Congress passed a law in 2010 formally ordering repeal of the policy. After a period of preparation and training for lifting the ban, the Pentagon gave the green light for final certification in September 2011.

Advocates said they never believed the repeal would prove problematic on campus, given that younger generations of students were generally more accepting of homosexuality, and the military’s commitment to following the rules set by leaders.

Copyright 2012 ABC News Radio


3 Air Force Academy Cadets Charged in Unrelated Sexual Assaults

Hemera/Thinkstock(COLORADO SPRINGS, Colo.) -- Three Air Force Academy cadets have been charged with unrelated sexual assaults against female cadets.  The news comes just a week after a Pentagon report found an increase in the reporting of sexual attacks at the academy during the past academic year.

The cadets were being accused of sexual misconduct in three separate incidents that occurred over the past 15 months, according to a statement released by the academy on Thursday.

“The charges were preferred on the same day,” said Air Force Academy spokesman Meade Warthen, but “the three separate incidents had nothing to do with each other. “

He added, “They just happened to be completed at the same time,” and that’s “the only thing they have in common with each other. They are not connected."

“Each case will be adjudicated independently and the accused in each case is presumed innocent until proven guilty,” said Col. Tamra Rank, the academy’s vice superintendent. “We take these allegations seriously. Sexual misconduct is a particularly egregious offense and we have a zero tolerance policy in the Air Force.”

The arrests came almost a week after the release of the Defense Department’s annual report on sexual assault at the military’s service academies, which found cases rose sharply over the last academic year to 65 from 41.

The report found the largest increase in such incidents took place at the Air Force Academy, where there were 33 reports of sexual assault, up from 20 the previous academic year. The report defined sexual assault as any kind of sexual misconduct ranging from sexual harassment to rape.

Since 2003, there have been four court martials involving Academy cadets who were accused of sexual assault, Warthen said.

Cadet Robert Evenson is accused of the most serious offenses, including rape, unlawful sex acts, engaging in an unprofessional relationship and conduct unbecoming an officer.  Charge sheets accuse Evenson of raping a female cadet in 2010 and of engaging in forced sex acts two other times that year. He is also accused of abusing his position as the cadet non-commissioned officer for honor cases by helping a female cadet “with her honor case in return for a dating relationship and sexual favors.”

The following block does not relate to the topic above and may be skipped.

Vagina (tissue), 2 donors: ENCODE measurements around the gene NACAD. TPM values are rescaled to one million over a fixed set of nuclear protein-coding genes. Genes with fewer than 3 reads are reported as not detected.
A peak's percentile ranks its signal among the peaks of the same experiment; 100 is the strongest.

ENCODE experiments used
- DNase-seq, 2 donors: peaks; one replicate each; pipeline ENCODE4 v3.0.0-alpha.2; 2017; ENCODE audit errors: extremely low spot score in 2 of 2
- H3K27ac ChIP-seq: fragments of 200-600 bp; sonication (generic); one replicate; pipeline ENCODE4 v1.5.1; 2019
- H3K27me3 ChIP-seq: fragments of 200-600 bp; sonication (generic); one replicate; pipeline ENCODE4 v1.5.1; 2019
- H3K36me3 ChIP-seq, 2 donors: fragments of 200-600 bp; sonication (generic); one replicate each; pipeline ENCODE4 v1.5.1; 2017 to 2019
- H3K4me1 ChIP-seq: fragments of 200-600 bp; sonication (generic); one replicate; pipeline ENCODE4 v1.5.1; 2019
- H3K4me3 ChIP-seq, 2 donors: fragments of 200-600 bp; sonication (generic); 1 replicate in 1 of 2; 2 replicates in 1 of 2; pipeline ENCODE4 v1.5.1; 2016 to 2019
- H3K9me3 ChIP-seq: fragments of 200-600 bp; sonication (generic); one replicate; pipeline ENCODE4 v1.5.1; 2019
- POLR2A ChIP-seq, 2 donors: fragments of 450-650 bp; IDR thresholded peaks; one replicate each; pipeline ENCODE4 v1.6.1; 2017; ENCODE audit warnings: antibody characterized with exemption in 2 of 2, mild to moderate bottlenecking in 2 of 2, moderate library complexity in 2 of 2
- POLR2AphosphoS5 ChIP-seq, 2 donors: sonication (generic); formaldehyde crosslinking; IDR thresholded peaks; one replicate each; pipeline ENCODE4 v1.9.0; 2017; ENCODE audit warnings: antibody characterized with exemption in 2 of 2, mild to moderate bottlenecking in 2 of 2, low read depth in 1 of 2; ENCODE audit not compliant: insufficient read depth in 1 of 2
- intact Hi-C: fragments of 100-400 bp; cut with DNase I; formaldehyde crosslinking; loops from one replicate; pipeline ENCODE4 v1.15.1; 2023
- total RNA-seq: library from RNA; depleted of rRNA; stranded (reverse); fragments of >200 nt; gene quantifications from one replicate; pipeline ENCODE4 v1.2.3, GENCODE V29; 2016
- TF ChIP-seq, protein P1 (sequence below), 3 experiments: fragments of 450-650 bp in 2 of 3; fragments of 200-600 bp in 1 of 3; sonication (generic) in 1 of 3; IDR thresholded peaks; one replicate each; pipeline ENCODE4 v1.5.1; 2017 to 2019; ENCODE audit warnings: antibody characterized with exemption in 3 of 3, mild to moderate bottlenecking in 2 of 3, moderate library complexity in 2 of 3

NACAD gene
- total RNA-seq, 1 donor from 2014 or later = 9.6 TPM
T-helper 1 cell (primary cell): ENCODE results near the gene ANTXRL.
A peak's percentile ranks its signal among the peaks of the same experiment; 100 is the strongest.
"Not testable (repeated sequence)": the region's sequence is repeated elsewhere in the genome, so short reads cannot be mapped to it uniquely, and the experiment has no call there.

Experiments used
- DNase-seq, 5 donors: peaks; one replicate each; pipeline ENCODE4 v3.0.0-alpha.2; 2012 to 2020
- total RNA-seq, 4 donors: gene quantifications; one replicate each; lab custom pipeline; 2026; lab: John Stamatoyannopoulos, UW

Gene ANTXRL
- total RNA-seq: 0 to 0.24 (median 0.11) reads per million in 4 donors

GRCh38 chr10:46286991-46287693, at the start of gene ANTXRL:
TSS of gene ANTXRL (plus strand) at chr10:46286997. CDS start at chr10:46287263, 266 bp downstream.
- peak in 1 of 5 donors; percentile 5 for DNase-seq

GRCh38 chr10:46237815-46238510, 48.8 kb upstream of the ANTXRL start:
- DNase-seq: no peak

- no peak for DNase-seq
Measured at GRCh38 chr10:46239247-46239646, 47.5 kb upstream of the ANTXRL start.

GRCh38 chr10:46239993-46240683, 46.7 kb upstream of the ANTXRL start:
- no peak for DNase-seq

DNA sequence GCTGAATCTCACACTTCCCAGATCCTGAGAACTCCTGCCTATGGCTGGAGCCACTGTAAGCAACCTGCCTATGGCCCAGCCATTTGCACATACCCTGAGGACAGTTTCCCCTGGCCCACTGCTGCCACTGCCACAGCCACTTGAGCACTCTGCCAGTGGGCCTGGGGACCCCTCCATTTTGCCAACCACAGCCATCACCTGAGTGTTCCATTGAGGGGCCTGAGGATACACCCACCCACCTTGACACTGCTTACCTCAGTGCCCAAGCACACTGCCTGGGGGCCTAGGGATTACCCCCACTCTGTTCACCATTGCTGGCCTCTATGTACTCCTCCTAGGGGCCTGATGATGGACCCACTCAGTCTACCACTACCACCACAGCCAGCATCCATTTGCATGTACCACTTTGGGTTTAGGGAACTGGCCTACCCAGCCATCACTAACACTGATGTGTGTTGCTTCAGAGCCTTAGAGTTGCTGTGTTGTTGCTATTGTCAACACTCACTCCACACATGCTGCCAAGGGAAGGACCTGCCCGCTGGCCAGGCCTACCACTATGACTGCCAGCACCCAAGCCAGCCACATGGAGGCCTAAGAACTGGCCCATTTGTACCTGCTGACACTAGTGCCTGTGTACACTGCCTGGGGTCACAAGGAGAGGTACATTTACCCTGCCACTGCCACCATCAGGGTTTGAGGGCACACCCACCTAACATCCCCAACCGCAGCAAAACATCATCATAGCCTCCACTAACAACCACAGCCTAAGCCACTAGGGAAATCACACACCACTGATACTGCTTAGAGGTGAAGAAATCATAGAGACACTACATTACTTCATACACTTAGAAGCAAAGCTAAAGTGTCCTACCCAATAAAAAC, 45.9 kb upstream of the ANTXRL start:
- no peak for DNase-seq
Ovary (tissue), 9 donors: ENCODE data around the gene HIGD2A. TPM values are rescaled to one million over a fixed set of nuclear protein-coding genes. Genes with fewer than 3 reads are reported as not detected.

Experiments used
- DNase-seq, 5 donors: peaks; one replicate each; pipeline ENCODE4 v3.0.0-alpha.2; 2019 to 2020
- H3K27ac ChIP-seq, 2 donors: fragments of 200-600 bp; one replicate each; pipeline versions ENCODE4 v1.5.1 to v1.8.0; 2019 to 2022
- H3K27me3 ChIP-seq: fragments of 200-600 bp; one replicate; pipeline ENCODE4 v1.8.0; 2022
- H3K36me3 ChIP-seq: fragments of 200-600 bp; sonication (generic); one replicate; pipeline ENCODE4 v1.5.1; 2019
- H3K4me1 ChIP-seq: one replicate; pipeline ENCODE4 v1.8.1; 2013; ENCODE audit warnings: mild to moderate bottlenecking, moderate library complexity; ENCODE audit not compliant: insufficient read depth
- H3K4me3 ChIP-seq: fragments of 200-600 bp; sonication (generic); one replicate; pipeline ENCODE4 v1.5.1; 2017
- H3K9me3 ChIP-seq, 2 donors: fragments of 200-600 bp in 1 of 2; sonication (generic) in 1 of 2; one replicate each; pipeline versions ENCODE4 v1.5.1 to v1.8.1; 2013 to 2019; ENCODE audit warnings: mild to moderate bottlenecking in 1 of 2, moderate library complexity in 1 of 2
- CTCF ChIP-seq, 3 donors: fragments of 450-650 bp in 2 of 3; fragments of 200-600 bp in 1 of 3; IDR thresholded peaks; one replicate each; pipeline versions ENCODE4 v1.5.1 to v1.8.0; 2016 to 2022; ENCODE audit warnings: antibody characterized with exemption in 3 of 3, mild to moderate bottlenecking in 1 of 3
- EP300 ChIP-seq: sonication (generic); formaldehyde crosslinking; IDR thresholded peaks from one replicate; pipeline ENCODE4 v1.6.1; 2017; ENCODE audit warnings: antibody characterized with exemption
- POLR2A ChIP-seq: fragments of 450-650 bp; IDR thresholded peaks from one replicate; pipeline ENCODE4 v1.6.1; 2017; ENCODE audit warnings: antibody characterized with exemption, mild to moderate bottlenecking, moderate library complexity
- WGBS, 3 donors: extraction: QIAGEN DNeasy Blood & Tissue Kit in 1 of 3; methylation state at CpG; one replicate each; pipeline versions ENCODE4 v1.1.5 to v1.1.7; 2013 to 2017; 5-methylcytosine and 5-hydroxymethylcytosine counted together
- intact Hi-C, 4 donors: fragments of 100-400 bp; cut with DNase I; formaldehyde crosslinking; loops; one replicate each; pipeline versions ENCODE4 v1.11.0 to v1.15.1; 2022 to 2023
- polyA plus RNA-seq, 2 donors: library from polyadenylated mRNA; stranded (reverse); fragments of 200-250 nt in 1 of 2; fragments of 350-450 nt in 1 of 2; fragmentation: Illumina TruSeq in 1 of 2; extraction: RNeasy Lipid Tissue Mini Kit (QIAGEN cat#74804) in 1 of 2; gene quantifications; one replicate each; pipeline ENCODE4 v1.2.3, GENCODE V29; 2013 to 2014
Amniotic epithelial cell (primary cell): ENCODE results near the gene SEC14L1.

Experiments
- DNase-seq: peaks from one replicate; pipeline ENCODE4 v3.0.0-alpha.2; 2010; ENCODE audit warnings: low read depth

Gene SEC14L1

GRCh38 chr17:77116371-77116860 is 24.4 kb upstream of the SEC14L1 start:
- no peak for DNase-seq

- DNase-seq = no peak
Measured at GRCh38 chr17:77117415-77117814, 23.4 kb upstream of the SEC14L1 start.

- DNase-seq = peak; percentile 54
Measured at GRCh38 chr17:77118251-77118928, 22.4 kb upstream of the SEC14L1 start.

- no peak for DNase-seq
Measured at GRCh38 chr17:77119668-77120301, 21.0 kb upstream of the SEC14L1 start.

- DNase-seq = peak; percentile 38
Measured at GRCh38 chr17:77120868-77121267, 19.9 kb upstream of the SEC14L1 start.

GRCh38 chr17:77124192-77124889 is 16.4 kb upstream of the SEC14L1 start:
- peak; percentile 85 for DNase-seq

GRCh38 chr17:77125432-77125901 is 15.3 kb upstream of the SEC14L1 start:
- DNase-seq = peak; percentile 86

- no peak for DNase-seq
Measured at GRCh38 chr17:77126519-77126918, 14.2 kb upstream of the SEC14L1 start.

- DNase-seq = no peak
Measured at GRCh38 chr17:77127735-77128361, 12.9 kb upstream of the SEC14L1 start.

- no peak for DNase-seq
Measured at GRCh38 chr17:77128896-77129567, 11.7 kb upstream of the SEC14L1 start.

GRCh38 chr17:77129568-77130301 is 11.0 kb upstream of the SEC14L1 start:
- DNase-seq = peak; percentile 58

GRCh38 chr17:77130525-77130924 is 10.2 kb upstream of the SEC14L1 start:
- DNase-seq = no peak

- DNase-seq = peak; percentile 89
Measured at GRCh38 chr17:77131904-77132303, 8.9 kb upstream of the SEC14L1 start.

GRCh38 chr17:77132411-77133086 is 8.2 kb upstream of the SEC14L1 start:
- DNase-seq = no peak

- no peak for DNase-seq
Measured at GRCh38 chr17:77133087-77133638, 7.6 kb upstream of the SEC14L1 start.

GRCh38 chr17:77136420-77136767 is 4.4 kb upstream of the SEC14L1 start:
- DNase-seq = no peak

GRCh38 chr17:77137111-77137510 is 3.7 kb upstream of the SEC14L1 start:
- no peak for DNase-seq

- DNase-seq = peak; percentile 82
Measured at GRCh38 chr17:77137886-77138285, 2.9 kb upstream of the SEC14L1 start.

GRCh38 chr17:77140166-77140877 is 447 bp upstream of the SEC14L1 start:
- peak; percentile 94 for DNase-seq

Cadet Stephan Claxton is accused of having struck a fellow cadet on the face with his fist and then unbuttoning and unzipping her pants during a November 2011 incident. He is also being charged for a March 2011 incident where he engaged in sexual contact with a female cadet “without legal justification or lawful authorization and without the permission” of the cadet.

Cadet Kyle Cressy is accused of aggravated sexual assault on a woman while she was “substantially incapacitated” during an incident in May 2011.

The three cadets will now face Article 32 hearings, which are the military’s version a civilian grand jury, where an investigating officer will hear evidence to determine if the cases should proceed to a court-martial.

As is customary with service members awaiting such hearings, they remain on active duty while they await the hearings. Two of the three cadets are continuing to attend classes at the school, Warthen said. The third cadet, Evenson, was supposed to have graduated last year, but his graduation has been delayed until his case is resolved. He remains at the academy working for the commandant of cadets.

The hearings are expected to take place in late January or early February.

Copyright 2012 ABC News Radio

ABC News Radio